Offshore wind developer US Wind deployed a meteorological and oceanographic (metocean) buoy to collect wind and marine life data off the coast of Ocean City, Maryland. Ocean Tech Services (OTS) will provide turn-key data services from the system, which include construction, testing, deployment and operations of the buoy and associated sensors.

US Winds install a meteorological buoy off the coast of Ocean City, Maryland on May 19, 2021. Credit: Gabriella Demczuk

The Floating Light Detection and Ranging (LiDAR) buoy uses an eye-safe, continuous-wave laser to measure wind speeds and direction across the turbine height. These measurements, along with surface meteorology and ocean condition observations, will help inform US Wind’s energy production estimates and overall project design.

The buoy will also let US Wind collect advanced environmental and wildlife data through sensors for monitoring bats, birds, fish and other marine mammals to determine their presence, frequency and distribution within the lease area. Subsets of the metocean observations will be posted publicly on US Wind’s website.

“The deployment of our metocean buoy is a critical milestone in our commitment to help meet Maryland’s renewable energy goals,” said Jeff Grybowski, US Wind CEO. “The data collected will advance our understanding of wind and wildlife patterns in our lease area to inform the most environmentally responsible and efficient design, project layout and turbine siting.”

Cleanly powered by solar panels and wind turbines, along with an onboard fuel cell and battery back-up system, the buoy will be deployed within the lease area for two years.

Baltimore City-based Moss Marine USA coordinated all local logistics for the work done at Tradepoint Atlantic. Chelsea Moss, founder of Moss Wind USA, a woman-owned Maryland business, served as on-site facilitator.

“Having visited Denmark and witnessing the success of offshore wind overseas, I am extremely proud and inspired to be a member of the LiDAR project team, helping US Wind gain the information they need to develop the MarWin project,” said Chelsea Moss, founder of Moss Wind USA. “This is a very exciting time to be working in offshore wind, especially for small, women- and minority-owned businesses in Maryland. I look forward to seeing turbines off Maryland’s coast upright and turning.”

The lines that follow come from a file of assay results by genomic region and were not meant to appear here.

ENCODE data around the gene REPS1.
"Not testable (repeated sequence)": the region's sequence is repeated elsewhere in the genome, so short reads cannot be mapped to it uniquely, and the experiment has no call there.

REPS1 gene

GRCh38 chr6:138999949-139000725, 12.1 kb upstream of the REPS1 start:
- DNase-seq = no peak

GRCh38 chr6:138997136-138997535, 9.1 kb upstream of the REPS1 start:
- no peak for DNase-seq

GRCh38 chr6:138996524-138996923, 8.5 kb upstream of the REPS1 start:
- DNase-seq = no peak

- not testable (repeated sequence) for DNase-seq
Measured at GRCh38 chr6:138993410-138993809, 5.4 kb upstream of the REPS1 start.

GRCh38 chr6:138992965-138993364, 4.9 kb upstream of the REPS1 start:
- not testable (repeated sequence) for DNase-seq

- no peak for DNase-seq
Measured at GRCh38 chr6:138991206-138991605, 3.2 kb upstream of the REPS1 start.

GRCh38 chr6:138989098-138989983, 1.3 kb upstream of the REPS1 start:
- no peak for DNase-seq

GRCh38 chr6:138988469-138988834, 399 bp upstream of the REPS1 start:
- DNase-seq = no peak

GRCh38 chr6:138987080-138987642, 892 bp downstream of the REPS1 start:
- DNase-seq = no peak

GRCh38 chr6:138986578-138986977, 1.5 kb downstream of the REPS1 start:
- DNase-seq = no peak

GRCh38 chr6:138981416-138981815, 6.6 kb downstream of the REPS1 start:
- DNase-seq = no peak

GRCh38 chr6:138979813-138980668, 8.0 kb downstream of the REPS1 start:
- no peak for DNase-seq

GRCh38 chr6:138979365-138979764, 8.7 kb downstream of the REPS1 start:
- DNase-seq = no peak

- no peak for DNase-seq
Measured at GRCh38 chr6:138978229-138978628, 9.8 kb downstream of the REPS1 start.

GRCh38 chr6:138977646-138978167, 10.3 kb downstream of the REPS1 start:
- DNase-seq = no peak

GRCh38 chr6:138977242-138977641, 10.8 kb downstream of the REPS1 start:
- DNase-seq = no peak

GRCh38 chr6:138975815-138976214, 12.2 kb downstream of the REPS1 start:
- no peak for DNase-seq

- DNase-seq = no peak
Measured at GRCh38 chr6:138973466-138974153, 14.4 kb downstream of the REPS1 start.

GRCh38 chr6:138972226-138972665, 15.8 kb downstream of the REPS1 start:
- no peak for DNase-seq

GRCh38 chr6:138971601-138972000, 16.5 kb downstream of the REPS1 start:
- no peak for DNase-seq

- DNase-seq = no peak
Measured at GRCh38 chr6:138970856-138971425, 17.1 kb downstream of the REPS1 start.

The buoy deployment was staged out of Tradepoint Atlantic (TPA), an offshore wind port on the east coast, located at Sparrows Point. TPA’s facilities provided ideal accommodations for the safe and efficient assembly, port-side testing and load-out of the buoy and associated equipment, according to a press release.

“The deployment of US Wind’s LiDAR Bouy represents another step forward for offshore wind in Maryland, and further demonstrates that Baltimore and Tradepoint Atlantic continue to be the ideal hub for offshore wind in the Mid-Atlantic,” said Russell Williams, director of offshore wind development for Tradepoint Atlantic.

US Wind acquired an 80,000-acre federal lease area off of the coast of Maryland in 2014. In 2017, the company was awarded Offshore Renewable Energy Credits from the State of Maryland for the first phase of its MarWin project. In total, the company’s lease area can support approximately 1.5 GW of offshore wind energy capacity. In 2019, Maryland passed the Clean Energy Jobs Act, which increased the state’s offshore wind energy requirements, calling for an additional 1.2 GW to be procured from developers with projects near the state’s coast.

News item from US Wind


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